Can Zuckerberg's charm offensive bring Facebook to China?
Facebook founder Mark Zuckerberg has been hard at work trying to bring his product to China. A series of high-profile trips to Beijing, where he has met with CCP officials, are starting to bear fruit. He recently met with Alibaba founder, Jack Ma, and later with China’s propaganda chief Liu Yunshan. Presently though, China has a strict ban on Facebook and other social media services for its base of 700 million internet users.
Zuckerberg has long been fascinated with China and has even had the distinct honour of meeting with the country’s president, Xi Jinping. He is determined to win the hearts of China’s elite, and his efforts appear to be gaining traction as news of his visits is splashed over the Chinese internet – in stark contrast to LinkedIn and Uber which hardly gained any publicity whatsoever. But the Chinese remain wary of foreigners wielding too much clout in their country.
Zuckerberg is effectively raising the bar for foreign companies; showing them that hard work and a genuine devotion to China is the way to go. If he succeeds in winning the trust of the Chinese, it will indeed be a big win for Facebook. One of the most important people to impress is Mr Liu – a member of the Politburo’s Standing Committee. If Facebook can play by China’s internet rules, Zuckerberg may find himself with a foot in the door to China’s vast untapped market potential.
Praise for China and multiple ‘bromances’
Zuckerberg made a big splash with pictures of himself jogging through Tiananmen Square recently. He avoided any criticism of China in an effort to narrow the gap between Facebook’s objectives and China’s regulations. He heaped praise on China for focusing on developing the country’s pool of engineers, and his meetings with Jack Ma, Liu Yunshan and Lu Wei (China’s internet chief) are important steps in the pathway to Facebook’s potential entry into China.
Of course it helps that Zuckerberg is married to Priscilla Chan – a Chinese-American. For the Facebook mogul it is clear that ‘no’ is not an answer he is willing to take, even when tech giant Google ended its efforts at wooing and wowing the country. But getting into China is a not a guarantee of success either: China’s domestic internet giants are strong enough to stave off the competition – Taobao’s routing of eBay is a case in point. Other companies like Uber were outmuscled by Didi Kuaidi too.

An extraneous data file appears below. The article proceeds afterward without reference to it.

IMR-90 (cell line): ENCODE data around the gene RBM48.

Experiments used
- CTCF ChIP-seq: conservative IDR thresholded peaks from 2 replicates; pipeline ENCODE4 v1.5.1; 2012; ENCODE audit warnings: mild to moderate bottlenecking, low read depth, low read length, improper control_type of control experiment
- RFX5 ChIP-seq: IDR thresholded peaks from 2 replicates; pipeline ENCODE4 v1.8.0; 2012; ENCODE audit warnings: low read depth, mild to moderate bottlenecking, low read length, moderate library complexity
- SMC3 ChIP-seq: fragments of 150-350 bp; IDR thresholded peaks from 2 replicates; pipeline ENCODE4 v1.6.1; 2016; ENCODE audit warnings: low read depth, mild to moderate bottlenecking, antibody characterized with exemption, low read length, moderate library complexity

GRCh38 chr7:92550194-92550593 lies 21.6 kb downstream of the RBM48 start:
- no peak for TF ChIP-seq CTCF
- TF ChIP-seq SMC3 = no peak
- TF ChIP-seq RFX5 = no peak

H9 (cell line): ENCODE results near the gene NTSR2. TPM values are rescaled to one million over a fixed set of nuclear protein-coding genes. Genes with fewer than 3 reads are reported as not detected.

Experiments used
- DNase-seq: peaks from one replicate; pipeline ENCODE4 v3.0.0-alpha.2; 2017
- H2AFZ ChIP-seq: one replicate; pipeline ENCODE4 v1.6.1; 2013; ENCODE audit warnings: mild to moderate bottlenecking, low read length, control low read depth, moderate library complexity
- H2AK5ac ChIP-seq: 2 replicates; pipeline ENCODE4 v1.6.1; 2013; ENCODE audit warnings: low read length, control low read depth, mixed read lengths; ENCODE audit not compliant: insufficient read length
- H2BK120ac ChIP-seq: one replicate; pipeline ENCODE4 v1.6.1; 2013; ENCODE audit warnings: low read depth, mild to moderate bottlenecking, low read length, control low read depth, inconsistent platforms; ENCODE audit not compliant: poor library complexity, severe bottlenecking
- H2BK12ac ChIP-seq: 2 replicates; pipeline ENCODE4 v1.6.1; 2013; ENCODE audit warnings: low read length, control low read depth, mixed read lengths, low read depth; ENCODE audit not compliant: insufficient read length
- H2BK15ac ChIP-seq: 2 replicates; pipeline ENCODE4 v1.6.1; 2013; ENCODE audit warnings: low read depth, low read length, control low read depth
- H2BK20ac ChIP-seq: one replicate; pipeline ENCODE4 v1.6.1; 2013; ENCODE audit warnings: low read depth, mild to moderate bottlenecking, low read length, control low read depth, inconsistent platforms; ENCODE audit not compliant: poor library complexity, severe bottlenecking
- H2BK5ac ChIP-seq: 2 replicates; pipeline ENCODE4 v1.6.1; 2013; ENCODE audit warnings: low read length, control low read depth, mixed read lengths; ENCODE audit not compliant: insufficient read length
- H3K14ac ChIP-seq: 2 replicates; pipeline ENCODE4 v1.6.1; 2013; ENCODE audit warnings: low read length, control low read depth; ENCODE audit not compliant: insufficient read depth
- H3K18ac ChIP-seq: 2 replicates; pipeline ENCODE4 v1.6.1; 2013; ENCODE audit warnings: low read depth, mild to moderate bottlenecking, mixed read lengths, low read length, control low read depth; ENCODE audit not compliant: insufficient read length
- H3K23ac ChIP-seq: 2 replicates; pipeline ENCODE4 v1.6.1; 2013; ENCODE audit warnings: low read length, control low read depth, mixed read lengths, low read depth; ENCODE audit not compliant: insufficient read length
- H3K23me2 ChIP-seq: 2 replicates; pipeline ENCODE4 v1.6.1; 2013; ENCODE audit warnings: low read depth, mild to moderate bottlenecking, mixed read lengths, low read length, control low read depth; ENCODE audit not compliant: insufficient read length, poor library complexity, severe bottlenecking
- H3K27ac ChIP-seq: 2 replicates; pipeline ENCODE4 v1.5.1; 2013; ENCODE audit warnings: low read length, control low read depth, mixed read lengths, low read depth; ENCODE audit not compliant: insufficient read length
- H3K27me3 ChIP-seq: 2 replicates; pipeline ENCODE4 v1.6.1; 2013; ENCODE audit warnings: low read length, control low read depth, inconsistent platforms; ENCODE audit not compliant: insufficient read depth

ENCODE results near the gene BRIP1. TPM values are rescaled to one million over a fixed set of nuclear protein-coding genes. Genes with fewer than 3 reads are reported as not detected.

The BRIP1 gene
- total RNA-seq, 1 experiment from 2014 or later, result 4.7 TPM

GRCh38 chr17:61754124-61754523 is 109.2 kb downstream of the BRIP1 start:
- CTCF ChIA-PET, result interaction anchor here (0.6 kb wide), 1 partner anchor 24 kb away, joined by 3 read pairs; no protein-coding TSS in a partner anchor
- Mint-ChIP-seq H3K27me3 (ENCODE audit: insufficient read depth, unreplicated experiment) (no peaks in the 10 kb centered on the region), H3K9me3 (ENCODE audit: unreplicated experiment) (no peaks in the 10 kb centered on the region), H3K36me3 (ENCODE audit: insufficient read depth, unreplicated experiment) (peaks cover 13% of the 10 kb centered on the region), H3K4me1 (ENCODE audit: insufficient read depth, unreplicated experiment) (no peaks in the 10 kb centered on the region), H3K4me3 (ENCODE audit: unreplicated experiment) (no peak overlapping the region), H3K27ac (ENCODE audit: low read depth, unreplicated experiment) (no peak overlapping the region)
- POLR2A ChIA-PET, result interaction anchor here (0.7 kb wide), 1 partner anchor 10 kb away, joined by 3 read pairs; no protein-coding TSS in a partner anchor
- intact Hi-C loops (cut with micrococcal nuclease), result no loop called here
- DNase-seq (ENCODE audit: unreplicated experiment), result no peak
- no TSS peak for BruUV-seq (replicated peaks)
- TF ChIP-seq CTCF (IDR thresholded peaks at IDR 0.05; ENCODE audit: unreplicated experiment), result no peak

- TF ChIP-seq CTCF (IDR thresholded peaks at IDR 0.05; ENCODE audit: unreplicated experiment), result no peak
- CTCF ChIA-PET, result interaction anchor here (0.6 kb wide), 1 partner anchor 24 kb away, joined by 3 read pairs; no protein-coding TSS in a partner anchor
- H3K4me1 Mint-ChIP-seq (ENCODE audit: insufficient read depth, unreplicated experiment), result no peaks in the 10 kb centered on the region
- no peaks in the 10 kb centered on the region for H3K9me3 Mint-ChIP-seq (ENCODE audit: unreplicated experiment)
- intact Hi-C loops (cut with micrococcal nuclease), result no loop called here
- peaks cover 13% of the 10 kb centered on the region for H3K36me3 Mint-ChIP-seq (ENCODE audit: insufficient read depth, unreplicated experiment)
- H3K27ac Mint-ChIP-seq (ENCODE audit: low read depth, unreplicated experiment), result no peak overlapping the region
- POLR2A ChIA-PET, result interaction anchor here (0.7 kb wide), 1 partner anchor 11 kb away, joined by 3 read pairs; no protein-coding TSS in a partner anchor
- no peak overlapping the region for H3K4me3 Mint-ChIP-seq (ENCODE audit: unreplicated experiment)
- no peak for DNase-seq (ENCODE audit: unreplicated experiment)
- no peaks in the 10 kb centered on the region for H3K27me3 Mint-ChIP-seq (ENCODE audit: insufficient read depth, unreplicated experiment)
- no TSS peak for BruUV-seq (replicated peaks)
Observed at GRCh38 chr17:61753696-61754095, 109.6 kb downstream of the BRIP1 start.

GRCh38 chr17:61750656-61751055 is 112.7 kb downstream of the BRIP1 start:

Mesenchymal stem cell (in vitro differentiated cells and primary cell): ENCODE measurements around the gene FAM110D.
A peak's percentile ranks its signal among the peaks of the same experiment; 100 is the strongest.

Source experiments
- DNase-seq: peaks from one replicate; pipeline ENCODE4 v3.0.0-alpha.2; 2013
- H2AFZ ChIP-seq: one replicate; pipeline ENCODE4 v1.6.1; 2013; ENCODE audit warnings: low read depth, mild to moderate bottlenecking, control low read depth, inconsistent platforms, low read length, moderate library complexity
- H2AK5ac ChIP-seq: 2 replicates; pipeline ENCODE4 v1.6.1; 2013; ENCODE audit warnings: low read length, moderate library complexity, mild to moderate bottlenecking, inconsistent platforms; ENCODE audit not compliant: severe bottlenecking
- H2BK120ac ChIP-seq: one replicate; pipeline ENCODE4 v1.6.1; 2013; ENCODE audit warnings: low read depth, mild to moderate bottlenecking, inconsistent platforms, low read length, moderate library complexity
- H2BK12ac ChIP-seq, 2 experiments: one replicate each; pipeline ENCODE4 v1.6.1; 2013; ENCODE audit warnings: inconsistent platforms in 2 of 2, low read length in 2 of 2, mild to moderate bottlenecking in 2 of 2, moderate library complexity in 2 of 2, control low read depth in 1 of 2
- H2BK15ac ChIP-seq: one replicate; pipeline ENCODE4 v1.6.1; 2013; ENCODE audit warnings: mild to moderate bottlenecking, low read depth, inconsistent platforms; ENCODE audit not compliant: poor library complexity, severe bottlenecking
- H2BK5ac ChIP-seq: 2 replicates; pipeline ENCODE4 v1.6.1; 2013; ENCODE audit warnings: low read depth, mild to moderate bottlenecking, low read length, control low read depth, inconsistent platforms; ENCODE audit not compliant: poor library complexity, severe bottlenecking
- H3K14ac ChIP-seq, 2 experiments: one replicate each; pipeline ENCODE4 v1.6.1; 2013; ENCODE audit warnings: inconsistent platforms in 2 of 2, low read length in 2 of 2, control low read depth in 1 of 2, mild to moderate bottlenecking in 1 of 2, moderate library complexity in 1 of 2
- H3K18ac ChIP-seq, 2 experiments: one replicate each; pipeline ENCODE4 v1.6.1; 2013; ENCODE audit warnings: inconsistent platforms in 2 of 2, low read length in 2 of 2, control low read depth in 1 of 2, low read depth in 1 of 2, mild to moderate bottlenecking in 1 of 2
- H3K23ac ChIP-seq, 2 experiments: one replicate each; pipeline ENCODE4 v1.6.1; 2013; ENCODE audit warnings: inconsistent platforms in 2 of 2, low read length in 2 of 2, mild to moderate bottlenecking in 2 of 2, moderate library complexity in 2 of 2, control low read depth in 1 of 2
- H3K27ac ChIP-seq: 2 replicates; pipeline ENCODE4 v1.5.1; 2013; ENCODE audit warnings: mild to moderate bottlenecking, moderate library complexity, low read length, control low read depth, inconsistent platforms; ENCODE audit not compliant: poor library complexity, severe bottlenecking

Traders not chomping at the bit yet
Zuckerberg is committed to learning Mandarin which he proudly flaunts when hosting China’s leaders. And despite internet hostility to Facebook in China, Zuckerberg remains determined. This may appear foolhardy given that China is so opposed to the freedoms of social media. Ironically, the Chinese transliteration of ‘Facebook’ is ‘fei si bu ke’, which roughly means ‘doomed to die’, and it seems highly unlikely that Facebook will gain a foothold in its current form, anytime soon.
As it stands, China has flat-out banned Facebook. While Russia had the Iron Curtain, China has the Great Firewall. And nothing gets through that the authorities don’t want – including Google, YouTube and Twitter. In their place are state-controlled social media giants in Baidu, WeChat and Weibo. The problem though is that there is no authentic freedom in these social media services – they are all strictly policed by the authorities in Beijing.
President Xi is staunchly against freedom of speech in the country and wants everyone to remain blindly committed to the Chinese Communist Party. As a result, any future Facebook China will be nothing like Facebook proper: it will be so limited by government constraints that it will become just another propaganda tool.
Nevertheless, traders may find value in Facebook’s entry into China in any form, rather than the present absence. Ultimately, traders know that China does what China wants and for now that is developing domestic industry and not allowing foreign companies to grow roots in China.
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